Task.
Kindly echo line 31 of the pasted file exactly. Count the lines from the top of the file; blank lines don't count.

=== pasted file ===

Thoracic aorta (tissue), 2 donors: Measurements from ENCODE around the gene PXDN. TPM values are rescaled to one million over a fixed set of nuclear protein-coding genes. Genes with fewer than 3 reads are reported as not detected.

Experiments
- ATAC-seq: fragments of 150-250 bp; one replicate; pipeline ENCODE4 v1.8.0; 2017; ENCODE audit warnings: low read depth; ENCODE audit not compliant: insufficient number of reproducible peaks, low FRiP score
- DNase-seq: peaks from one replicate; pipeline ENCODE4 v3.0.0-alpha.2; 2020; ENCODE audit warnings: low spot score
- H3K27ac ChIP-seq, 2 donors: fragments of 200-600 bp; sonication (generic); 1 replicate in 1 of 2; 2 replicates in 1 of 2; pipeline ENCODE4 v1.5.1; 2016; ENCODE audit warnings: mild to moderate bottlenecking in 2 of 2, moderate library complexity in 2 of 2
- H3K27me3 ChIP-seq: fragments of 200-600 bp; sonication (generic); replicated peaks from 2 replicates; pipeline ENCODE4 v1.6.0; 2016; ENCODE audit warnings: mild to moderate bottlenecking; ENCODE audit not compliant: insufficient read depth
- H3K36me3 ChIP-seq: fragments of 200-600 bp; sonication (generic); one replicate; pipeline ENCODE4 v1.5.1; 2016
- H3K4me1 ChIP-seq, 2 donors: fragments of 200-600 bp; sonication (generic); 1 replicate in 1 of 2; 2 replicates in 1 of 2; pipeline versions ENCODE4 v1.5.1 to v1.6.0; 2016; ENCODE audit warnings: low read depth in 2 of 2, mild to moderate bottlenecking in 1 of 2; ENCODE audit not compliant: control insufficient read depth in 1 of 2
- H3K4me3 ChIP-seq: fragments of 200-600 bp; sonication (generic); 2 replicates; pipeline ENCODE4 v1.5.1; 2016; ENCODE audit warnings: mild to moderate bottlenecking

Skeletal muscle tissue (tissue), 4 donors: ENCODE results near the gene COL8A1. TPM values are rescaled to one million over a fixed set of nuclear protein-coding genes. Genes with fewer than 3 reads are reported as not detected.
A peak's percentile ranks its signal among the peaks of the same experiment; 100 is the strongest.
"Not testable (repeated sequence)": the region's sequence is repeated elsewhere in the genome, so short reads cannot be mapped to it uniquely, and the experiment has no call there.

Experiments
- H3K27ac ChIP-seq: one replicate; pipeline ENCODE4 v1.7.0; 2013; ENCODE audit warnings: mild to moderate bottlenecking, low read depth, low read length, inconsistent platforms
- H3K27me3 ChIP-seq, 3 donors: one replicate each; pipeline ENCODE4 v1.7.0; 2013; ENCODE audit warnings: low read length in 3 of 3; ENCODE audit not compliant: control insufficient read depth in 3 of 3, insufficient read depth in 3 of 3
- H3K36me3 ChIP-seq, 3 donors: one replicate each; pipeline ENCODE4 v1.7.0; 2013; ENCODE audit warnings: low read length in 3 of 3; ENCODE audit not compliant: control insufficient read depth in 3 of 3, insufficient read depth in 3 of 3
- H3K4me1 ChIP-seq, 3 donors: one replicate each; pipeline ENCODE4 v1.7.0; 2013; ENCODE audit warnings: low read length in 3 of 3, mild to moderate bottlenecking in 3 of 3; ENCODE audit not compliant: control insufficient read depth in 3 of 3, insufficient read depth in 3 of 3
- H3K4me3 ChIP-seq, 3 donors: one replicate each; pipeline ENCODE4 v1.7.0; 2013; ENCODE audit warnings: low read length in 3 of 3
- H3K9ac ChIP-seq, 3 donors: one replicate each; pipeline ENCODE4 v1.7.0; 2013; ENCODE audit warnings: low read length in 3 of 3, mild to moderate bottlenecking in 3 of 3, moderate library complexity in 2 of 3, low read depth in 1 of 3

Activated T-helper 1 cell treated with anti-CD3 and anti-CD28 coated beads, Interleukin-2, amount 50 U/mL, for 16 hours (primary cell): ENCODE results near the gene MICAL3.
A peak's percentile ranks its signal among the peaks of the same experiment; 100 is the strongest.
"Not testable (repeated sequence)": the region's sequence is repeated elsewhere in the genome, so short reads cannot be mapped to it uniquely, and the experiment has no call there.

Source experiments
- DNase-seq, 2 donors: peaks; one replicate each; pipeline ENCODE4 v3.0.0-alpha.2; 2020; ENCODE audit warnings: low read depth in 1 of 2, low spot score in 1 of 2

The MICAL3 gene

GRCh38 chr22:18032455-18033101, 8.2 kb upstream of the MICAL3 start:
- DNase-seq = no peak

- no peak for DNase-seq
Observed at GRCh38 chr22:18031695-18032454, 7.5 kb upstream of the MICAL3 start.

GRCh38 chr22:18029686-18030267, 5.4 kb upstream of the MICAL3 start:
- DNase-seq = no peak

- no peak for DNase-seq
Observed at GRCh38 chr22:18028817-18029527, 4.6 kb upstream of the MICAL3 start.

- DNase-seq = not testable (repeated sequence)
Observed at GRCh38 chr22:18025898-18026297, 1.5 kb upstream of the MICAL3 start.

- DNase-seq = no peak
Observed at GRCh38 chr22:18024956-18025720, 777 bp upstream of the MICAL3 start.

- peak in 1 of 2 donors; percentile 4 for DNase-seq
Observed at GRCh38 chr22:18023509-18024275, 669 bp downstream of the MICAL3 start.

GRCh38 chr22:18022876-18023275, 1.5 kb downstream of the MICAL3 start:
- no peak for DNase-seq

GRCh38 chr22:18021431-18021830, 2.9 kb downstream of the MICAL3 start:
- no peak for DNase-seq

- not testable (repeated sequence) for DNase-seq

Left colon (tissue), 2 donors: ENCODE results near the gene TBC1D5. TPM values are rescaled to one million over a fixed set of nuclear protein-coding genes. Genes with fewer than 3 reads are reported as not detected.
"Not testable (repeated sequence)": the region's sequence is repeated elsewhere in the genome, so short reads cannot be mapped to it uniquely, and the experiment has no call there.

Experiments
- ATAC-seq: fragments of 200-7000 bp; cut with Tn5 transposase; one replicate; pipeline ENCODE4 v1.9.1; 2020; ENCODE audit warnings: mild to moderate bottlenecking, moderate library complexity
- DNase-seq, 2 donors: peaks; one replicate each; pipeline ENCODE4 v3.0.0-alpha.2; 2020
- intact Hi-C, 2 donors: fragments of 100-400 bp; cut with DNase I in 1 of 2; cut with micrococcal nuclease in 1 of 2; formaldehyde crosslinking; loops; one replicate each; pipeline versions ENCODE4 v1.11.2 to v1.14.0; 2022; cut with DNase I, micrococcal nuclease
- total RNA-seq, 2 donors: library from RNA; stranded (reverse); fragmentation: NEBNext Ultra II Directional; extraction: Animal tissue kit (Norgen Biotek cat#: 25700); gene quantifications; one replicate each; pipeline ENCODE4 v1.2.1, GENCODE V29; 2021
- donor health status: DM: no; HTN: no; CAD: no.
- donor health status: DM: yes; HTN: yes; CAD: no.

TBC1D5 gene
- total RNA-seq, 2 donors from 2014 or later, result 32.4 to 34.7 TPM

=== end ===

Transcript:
- DNase-seq = no peak